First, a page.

Is Earth flat? Finding balance


David Waddle - Contributing columnist



“The church says the earth is flat; but I have seen its shadow on the moon, and I have more confidence even in a shadow than in the church.” ― Ferdinand Magellan

There was a point in history when the church was the very backbone of society. It shaped every aspect of culture from fashion to science.

We have seen times when the church abused its power, but we have also witnessed when the church was a driving force behind a successful society.

During Ferdinand Magellan’s time, the church taught that the world was flat. Yet he knew that it wasn’t because he had observed the shadow of the earth on the moon. Believe it or not, the “Flat Earth Theory” is still a belief. And it has become more popular over the last couple of years, especially among young influential minds. (If you don’t believe me, just look up the Flat Earth Society.)

For example, if you go to TFES.org you will find quotes from Shaq O’Neal who is apparently now a “flat Earther.” There are several websites, blogs and books that provide information that is supposed to point to why the earth is flat.

So if people in society are going back to this idea that the earth is flat, where is the church? We have ceased to become influential with each passing year! Our light seems to grow more and more dim.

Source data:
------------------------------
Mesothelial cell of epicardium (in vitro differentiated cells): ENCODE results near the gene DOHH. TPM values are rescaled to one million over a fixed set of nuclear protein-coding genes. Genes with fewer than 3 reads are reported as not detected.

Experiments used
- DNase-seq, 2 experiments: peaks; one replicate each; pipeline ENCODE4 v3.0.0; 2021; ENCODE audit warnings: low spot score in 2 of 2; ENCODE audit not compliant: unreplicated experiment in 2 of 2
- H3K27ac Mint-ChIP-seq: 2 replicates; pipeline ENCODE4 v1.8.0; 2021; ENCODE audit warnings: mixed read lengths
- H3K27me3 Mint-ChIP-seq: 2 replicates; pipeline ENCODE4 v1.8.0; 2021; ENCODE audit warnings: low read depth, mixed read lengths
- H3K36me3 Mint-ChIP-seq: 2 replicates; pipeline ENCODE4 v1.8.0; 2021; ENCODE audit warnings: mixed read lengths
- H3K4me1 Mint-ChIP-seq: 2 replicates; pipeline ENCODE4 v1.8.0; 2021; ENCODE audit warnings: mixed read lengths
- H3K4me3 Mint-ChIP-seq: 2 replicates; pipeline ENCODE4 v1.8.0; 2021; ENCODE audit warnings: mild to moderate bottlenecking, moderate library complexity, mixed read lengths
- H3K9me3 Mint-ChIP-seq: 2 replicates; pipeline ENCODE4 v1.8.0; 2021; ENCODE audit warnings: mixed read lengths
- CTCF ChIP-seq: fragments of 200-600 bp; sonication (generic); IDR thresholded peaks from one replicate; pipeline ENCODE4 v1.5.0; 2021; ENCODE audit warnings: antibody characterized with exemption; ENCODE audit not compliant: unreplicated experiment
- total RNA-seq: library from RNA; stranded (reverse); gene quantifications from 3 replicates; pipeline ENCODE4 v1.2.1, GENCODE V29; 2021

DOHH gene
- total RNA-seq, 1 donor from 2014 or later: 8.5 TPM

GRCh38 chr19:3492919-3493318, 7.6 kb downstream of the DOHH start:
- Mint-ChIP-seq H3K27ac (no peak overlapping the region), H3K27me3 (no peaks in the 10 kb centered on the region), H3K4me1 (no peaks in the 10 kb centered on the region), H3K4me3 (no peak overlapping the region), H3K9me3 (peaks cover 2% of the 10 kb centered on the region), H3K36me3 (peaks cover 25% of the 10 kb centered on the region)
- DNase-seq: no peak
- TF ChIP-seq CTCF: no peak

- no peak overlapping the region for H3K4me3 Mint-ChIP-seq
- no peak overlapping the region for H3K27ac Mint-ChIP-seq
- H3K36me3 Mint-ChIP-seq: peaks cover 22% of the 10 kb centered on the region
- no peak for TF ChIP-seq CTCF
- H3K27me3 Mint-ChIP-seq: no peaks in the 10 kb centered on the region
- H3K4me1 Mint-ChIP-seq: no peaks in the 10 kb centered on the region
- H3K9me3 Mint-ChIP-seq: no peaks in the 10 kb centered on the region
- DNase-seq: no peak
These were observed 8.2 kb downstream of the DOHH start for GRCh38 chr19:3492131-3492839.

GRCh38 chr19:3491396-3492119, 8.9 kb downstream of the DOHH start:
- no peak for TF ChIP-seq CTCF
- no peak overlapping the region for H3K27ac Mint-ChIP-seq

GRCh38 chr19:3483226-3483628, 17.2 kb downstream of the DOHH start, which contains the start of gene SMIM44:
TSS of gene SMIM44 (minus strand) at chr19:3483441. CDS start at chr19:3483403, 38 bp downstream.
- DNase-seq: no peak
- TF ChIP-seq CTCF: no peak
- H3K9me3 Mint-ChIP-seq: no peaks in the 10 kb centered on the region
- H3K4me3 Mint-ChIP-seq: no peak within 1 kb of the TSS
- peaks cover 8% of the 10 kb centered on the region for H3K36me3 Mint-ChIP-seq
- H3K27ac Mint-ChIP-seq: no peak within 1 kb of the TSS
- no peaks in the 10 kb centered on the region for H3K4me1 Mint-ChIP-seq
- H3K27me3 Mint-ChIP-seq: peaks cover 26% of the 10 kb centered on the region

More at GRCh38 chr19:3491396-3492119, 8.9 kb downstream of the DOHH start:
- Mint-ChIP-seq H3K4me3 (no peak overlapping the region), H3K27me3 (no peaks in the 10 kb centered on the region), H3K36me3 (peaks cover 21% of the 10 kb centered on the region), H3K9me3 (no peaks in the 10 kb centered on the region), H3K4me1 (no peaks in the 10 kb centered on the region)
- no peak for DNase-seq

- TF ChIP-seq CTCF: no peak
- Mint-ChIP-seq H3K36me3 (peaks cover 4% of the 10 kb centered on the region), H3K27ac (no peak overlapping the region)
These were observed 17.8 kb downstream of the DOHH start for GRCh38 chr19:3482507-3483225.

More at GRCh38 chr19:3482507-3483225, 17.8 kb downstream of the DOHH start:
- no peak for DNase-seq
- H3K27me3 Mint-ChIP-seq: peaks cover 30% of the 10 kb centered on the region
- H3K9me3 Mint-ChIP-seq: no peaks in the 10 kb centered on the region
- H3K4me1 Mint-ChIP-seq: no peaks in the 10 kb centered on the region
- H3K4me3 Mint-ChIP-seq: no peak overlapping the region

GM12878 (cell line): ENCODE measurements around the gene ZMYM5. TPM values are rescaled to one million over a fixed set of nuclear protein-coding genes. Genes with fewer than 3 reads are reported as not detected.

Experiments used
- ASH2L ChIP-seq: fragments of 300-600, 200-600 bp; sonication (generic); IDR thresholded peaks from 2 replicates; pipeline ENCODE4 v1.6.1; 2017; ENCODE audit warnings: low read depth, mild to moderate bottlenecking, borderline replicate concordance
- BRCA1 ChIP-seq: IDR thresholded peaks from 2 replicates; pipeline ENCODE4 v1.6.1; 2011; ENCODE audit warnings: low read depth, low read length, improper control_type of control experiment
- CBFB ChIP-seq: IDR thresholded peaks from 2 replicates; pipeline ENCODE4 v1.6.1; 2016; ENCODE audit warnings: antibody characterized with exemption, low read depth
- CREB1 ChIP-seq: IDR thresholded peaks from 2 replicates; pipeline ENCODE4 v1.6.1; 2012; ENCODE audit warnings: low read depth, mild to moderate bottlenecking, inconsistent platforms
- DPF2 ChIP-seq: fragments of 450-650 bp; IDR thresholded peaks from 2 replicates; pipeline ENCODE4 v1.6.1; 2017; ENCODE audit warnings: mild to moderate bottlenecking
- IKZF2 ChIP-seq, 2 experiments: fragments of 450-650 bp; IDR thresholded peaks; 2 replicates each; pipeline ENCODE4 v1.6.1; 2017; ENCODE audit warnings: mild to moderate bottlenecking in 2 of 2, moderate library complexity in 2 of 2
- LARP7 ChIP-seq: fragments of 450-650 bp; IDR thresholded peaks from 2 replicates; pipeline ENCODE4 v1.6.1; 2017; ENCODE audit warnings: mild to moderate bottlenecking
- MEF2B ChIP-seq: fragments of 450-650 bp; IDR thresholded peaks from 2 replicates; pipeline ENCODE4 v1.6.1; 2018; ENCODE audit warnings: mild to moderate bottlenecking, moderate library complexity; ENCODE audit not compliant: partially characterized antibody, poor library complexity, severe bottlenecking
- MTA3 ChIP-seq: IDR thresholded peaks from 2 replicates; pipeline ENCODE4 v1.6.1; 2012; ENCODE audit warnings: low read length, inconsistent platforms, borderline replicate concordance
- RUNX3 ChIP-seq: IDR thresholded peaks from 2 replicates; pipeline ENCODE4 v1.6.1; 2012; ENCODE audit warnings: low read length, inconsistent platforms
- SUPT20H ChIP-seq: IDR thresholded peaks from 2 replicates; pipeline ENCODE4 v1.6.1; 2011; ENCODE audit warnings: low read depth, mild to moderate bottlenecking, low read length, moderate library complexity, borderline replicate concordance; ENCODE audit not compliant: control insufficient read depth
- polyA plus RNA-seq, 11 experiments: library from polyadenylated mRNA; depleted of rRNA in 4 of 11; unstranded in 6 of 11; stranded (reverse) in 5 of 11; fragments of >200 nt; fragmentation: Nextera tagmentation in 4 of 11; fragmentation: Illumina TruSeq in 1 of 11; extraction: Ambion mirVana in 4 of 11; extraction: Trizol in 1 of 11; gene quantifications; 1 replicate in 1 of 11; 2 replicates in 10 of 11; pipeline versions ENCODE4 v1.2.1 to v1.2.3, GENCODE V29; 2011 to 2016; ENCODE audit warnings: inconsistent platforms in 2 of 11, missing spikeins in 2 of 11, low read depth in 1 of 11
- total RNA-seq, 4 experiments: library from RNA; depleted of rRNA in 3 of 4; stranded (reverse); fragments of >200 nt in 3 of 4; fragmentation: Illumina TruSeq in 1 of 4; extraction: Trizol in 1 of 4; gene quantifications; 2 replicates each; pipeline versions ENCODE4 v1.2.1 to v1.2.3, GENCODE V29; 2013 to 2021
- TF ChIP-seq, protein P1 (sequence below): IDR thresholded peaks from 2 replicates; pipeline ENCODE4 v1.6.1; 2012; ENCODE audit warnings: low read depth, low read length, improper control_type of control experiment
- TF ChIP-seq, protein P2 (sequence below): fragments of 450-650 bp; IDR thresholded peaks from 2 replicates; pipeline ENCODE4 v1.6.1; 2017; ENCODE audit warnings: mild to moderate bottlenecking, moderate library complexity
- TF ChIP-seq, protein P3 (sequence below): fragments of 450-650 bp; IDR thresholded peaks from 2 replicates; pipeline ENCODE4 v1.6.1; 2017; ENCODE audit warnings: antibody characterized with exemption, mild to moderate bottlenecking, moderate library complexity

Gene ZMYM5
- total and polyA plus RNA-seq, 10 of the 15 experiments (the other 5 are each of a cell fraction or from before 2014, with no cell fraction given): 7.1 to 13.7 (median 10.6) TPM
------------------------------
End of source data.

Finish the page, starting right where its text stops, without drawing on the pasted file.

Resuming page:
Sometime over the last few decades or so, we went from being a people that shapes society to a people that is shaped by society. Unfortunately, most churches handle this issue one of two ways.

The first type of model is one where the church strives to keep up with current trends and ideologies even if those things contradict the Bible. In other words, this type of coping leads to fallacies and hypocrisy because pleasing people with fluffy theology would be better than losing people by speaking the truth.

The second way that churches try to combat society is by becoming a “monument” instead of a movement. This type of church doesn’t care as much about reaching people where they are, as much as they like to preserve the way that church “used to be.” Often times, these churches look no different today than they did a decade ago. They have a few faithful members but don’t see any growth.

If we want to survive as a church then we need to find a balance between the two. We need to be keeping up with trends and ideologies that don’t contradict or go against the word of God. We need to preserve who we are without holding so tightly to what we know. We cannot be afraid to change when we aren’t effectively reaching people anymore.

This idea that the earth is flat contradicts reasoning and science. Similarly, the church has become “flat” to society.

Yet, an ineffective church is something that contradicts what the Bible teaches. The church must once again become an influencing movement within society that shapes the culture around it.

If we don’t, we may very well cease to exist.

David Waddle is Pastor at the Lynchburg First Church of Christ.

David Waddle

Contributing columnist